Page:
The exposition begins with a section dedicated to the early period of Jewish history in Latvia, from the settlement in 16th century to 19th century. The first Jewish communities were established in Piltene, Aizpute, Riga and elsewhere. Jews actively took part in economic activity, serving as middlemen between peasants and townsmen when trading various goods. In the 19th century, most towns in Kurzeme and Latgale had significant Jewish communities, some towns even had a Jewish majority. They were employed not only in trade, but also craftsmanship and in free professions.
At the end of the 18th century and first part of the 19th century the Latvian Jewish community was greatly affected by the Jewish Enlightenment or Haskalah, as the cities in Kurzeme and Riga became major centers of Jewish modernization. It was also stimulated by growing numbers of new types of Jewish schools where secular subjects were taught alongside the religious ones.
At the end of the 19th century two new ideological trends appeared within the Jewish society: socialism and Zionism (the movement for Jewish settlement in Palestine and the creation of the Jewish State). The rivalry between these two trends defined Jewish intellectual life right until the middle of the 20th century. Riga and Daugavpils were major centers of these two movements.
The religious life of the Jews in Latvia was affected by religious ideas coming from Germany, Lithuania and Belarus. In 19th century Latvian Jewish religious life experienced an upswing and many important religious authorities worked in Latvia. While being well integrated in the local society, Jews in Latvia strictly observed the Jewish traditions and lived fulfilled everyday religious life.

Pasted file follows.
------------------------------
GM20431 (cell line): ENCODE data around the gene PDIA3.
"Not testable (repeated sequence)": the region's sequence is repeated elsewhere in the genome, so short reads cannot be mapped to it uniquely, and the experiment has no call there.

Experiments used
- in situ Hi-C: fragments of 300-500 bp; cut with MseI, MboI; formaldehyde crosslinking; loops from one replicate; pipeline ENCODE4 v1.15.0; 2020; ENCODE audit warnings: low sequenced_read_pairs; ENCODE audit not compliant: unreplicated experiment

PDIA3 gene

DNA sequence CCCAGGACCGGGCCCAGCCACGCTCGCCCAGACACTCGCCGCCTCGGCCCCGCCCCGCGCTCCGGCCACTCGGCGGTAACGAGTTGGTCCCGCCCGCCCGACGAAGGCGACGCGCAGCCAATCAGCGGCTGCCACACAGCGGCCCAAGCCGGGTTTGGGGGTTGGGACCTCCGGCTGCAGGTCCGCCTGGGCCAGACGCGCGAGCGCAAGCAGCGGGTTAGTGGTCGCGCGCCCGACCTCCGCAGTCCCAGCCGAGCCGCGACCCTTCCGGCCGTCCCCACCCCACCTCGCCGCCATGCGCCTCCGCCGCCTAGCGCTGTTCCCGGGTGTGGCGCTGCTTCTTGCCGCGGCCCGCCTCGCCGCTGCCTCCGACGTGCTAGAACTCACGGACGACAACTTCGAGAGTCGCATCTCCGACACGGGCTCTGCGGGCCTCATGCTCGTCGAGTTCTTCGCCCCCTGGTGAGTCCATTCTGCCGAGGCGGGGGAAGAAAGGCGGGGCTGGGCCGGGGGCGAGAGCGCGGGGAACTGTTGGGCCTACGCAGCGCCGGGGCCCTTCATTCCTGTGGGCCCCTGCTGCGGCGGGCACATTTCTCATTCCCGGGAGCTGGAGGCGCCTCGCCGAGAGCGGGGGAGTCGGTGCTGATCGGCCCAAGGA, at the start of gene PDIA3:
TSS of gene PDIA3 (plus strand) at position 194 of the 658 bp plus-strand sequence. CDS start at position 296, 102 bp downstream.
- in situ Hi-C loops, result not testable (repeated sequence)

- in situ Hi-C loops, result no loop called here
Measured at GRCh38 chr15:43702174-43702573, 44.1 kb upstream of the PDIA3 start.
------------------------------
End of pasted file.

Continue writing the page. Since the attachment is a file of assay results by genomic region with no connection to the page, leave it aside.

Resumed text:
Jews had major representation in all sectors of the economy. During the 19th century the Jewish society experienced swift social division, establishing the wealthy merchant and industrialist class, as well as large numbers of poor citizens, who profited from small shops, door to door selling and odd jobs.
The modernization of the Jewish society at the end of the 19th century signified the appearance of the new Jewish intellectual elite. It was formed from people who had gained education in universities in Europe and Russia, and actively worked for improving Jewish political, social and cultural life. The Riga Polytechnic with its liberal and tolerant environment attracted Jewish youth from all the Russian Empire. Active connections were also established between the new Latvian and Jewish generations of intellectuals.
Overall these connections set the close cooperation between Jewish and Latvian socialists and liberals during the events of 1905 revolution, when joint organizations were established. These connections were not disrupted after the failure of the revolution.